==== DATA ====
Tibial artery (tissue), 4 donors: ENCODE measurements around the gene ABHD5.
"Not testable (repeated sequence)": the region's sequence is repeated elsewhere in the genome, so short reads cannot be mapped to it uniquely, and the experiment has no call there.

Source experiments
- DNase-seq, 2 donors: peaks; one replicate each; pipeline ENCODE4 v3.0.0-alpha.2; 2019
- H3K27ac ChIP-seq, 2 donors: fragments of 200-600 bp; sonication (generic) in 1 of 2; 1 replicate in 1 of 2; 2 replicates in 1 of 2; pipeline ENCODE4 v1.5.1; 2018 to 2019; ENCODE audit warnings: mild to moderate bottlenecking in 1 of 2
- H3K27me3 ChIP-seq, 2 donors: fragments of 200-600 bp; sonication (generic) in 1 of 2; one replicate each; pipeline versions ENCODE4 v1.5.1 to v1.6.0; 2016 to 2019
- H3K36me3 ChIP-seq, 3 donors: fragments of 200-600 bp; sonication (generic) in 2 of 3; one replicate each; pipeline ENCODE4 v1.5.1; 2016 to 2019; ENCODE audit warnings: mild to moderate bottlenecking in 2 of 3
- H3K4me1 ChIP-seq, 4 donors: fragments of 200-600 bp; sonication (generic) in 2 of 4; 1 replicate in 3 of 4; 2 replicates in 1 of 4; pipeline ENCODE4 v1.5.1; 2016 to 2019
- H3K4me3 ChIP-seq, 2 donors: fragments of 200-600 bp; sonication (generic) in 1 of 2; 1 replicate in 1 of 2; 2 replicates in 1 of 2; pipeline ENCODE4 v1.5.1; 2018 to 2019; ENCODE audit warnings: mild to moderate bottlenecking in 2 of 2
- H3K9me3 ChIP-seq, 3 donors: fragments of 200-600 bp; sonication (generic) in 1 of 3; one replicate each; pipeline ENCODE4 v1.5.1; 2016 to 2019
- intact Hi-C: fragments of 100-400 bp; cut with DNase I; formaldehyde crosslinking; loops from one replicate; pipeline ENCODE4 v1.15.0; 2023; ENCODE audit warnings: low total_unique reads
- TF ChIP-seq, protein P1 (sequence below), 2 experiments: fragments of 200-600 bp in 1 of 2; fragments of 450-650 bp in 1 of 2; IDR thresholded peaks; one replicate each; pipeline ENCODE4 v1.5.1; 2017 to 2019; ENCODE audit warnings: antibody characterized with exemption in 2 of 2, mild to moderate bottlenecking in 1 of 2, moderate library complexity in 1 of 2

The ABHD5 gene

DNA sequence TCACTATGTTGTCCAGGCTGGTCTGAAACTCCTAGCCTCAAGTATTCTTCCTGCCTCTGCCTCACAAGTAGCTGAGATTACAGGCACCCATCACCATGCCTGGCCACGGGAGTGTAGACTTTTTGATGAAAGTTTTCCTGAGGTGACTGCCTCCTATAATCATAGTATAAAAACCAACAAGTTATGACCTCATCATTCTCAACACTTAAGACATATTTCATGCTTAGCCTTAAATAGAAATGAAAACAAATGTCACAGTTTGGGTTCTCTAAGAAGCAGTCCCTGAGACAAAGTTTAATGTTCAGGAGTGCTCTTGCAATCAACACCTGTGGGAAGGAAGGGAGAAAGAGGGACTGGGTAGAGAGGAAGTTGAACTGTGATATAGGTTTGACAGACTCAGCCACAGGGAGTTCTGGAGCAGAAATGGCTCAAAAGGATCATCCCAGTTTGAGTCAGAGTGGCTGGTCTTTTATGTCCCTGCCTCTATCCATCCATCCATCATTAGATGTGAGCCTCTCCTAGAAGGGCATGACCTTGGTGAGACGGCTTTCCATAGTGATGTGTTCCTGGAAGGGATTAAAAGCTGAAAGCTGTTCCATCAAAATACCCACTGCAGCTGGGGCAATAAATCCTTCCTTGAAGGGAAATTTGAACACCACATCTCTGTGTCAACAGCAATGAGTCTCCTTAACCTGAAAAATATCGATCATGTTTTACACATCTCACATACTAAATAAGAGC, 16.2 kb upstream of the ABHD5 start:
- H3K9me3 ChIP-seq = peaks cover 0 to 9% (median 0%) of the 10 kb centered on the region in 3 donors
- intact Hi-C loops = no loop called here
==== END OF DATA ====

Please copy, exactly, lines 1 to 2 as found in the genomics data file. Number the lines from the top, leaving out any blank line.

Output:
Tibial artery (tissue), 4 donors: ENCODE measurements around the gene ABHD5.
"Not testable (repeated sequence)": the region's sequence is repeated elsewhere in the genome, so short reads cannot be mapped to it uniquely, and the experiment has no call there.